Written by, Jeff Lemire
Art by, Andrea Sorrentino
Colors by, Dave Stewart
Letters by, Steve Wands
Reviewed by, Tom Zimm
The story continues to expound on the mystery surrounding The Black Barn in ways that are mysterious, confusing, but also engaging. The narrative follows the Priest Fred and a set of clues that leads to what is not clear. Along the way, his partner in the pursuit, Clara, is shot and Fred sees troubling visions. Meanwhile, things seem to be coming together for Norton, the Seer or mental health patient, and his psychiatrist Angie who find a doorway of sorts.
The art is, in a word, trippin’ as it provides much of the storytelling responsibility, which increases the intrigue. The story avoids feeling like a grown up’s game of find the barn by flushing out the protagonist’s biggest fears along the way. Fred begins to wonder: was he sent to Gideon Falls by God or is he being manipulated by evil? The answer is nowhere near clear at the moment.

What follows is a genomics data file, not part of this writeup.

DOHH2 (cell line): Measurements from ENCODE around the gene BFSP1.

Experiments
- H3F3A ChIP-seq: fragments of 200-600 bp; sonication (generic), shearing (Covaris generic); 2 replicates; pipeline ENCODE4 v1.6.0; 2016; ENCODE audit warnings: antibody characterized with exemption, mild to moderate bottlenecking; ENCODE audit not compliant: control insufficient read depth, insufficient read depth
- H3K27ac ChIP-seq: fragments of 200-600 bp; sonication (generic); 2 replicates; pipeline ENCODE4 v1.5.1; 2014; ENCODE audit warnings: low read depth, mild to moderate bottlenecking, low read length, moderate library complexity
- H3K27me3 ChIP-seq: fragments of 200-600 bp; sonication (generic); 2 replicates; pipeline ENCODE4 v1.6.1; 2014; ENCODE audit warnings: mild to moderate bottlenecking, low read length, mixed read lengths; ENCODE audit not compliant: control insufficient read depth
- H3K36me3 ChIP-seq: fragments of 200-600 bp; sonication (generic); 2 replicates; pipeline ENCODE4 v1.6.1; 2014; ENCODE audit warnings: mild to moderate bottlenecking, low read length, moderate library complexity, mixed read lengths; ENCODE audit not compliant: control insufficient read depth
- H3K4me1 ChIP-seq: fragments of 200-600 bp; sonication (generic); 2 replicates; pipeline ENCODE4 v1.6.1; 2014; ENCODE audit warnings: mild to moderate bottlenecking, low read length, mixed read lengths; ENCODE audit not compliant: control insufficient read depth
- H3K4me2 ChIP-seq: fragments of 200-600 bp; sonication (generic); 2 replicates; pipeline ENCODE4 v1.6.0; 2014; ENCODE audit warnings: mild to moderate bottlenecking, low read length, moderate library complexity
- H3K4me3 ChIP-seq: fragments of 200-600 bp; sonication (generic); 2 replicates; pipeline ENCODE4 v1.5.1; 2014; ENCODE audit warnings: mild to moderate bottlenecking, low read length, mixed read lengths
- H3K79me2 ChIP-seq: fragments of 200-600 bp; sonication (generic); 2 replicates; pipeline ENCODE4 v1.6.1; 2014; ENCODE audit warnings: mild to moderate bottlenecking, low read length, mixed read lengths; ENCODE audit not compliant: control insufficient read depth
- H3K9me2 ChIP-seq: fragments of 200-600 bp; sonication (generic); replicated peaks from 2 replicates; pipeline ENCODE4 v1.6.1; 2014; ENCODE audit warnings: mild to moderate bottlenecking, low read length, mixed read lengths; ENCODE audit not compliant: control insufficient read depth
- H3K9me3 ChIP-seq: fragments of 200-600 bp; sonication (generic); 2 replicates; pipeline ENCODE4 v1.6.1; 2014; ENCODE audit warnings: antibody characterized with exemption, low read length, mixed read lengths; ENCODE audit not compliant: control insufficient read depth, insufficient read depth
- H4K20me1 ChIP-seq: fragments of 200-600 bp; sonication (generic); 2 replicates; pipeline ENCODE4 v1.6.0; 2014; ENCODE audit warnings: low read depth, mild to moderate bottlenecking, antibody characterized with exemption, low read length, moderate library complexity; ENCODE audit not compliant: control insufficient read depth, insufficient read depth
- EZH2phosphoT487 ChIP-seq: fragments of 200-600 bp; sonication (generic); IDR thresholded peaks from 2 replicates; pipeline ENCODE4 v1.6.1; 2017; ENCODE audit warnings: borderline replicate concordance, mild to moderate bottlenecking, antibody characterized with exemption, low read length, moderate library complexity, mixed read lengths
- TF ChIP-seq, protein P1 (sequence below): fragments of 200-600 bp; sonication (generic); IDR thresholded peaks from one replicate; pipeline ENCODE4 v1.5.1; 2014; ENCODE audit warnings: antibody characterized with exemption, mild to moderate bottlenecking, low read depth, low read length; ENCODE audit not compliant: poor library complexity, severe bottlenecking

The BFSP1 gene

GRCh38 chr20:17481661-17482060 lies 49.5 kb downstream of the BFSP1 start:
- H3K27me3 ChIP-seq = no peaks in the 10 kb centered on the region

The arts depictions of the characters and events are psychedelic and patchy with the pieces forming a beautiful tapestry of mystery and intrigue. If the story’s main themes were convoluted or contrived, the whole premise would fall to pieces. Instead, it’s held together by some simple but thought-provoking question: can we ever truly escape our past?
I highly recommend this book especially to fans of Jeff Lemire as this is an amazingly complex and interesting story. Sorrentino’s art takes center stage and enhances the mystic and spiritual elements of the story. Each issue advances the story and there is no wasted space as it wraps up the first arc of this story. Overall = 9.5